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    Two Koreas to hold military talks Thursday: officials

    01 Ekim 2008 - 12:37Son Güncelleme : 01 Ekim 2008 - 12:37

    North and South Korea have agreed to hold their first military talks for eight months on Thursday, the defense ministry said in Seoul, amid deadlock in a six-nation nuclear disarmament deal.

    The meeting will be at the truce village of Panmunjom, inside the heavily fortified Demilitarized Zone dividing the peninsula, the ministry said.


    The North last week proposed resuming the working-level military talks in a rare overture to the South.


    "The North has accepted our counter-proposal to hold talks on Thursday," a ministry spokesman told AFP.


    "The agenda was not fixed but we believe tomorrows meeting will focus on the implementation of agreements reached at earlier talks."


    Pyongyang suspended all government-to-government contacts with Seoul after conservative President Lee took office in February with promises of a tougher North Korea policy.


    Ties soured further after North Korean soldiers in July shot dead a Seoul tourist who strayed into a restricted zone at a North Korean resort.


    The North has blamed the South for the incident and refused to let it send an investigation team. Seoul cancelled tours to the resort and withdrew staff.


    South Korean Prime Minister Han Seung-Soo has said he hoped the military meeting would help thaw relations.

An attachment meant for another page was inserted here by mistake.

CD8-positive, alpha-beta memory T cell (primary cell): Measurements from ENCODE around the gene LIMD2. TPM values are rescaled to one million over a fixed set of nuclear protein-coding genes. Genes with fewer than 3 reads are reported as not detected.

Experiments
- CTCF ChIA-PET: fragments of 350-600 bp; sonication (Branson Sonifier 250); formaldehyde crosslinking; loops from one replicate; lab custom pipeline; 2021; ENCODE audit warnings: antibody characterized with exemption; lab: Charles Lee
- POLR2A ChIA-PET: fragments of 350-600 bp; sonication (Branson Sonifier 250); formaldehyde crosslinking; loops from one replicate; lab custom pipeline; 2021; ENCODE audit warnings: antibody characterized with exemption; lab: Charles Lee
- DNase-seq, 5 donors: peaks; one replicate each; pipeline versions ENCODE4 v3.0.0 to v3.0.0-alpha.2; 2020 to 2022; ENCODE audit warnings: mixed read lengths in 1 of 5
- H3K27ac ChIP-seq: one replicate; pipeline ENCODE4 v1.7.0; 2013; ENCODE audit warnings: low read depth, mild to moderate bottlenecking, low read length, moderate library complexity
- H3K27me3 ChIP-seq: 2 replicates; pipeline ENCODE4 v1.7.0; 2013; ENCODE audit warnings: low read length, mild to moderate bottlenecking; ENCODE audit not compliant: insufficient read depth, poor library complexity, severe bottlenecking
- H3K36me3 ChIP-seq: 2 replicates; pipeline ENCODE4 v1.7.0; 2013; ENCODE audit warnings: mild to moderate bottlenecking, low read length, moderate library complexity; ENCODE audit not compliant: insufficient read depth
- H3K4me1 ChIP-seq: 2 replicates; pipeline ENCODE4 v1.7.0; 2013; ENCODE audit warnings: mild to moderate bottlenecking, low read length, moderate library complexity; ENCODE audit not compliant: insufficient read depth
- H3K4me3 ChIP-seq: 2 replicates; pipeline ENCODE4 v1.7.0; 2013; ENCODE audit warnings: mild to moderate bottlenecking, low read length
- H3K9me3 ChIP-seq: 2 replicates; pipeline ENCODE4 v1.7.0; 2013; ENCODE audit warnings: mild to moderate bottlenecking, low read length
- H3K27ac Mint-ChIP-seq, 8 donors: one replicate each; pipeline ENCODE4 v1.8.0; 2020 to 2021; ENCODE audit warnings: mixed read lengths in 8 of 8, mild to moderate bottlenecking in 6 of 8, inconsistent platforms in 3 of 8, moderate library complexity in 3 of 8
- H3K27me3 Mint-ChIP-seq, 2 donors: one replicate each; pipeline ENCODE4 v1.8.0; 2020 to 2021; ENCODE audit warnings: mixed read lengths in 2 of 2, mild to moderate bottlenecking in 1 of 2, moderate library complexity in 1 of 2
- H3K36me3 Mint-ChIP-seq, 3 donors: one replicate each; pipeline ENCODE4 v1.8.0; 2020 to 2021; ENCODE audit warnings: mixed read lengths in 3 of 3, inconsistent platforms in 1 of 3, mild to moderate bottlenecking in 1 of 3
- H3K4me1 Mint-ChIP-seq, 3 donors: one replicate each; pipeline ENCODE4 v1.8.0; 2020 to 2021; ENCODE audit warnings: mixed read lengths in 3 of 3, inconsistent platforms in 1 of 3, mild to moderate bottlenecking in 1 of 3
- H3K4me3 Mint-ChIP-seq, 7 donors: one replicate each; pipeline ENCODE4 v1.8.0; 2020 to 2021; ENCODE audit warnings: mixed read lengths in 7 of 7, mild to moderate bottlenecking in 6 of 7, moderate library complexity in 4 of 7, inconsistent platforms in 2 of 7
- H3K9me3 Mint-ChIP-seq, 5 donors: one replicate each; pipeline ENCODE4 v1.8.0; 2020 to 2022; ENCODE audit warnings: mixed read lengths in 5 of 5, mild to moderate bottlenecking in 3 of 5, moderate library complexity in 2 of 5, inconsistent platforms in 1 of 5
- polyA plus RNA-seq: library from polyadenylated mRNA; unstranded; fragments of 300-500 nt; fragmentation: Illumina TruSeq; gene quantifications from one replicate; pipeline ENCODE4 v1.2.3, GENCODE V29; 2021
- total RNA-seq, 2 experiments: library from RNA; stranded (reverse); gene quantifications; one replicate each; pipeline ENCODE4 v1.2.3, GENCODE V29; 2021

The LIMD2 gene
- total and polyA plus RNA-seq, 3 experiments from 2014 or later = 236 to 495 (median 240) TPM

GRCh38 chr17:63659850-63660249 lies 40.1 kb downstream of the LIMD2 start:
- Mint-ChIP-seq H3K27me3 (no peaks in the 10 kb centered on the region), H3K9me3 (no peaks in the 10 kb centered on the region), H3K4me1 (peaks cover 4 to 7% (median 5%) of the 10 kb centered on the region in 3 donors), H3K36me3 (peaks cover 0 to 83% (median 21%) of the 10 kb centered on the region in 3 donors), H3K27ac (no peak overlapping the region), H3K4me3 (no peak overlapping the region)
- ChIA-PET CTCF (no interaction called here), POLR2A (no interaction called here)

The proposal for new talks came despite a deadlock in an international nuclear disarmament deal. The North has announced it will start work as early as this week to reactivate its plutonium reprocessing plant.


    U.S. negotiator Christopher Hill arrived in the North on Wednesday to try to persuade it to change course.


    At a rare summit in October 2007 involving Seoul’s then-liberal president, the two sides agreed in principle on sweeping joint economic projects. The new South Korean government says it will reassess the projects.


    The last working-level military talks in January were supposed to discuss ways to ease travel, customs clearance and communications at the Seoul-funded Kaesong industrial estate just north of the closely guarded border.


    But they ended without agreement.


    High-level military talks held in December 2007, to discuss a proposed joint fishing area to avert clashes in the Yellow Sea, also ended with no agreement.


    The two nations have remained technically at war since their 1950-1953 war ended with an armistice and not a peace pact.


    Photo: AP



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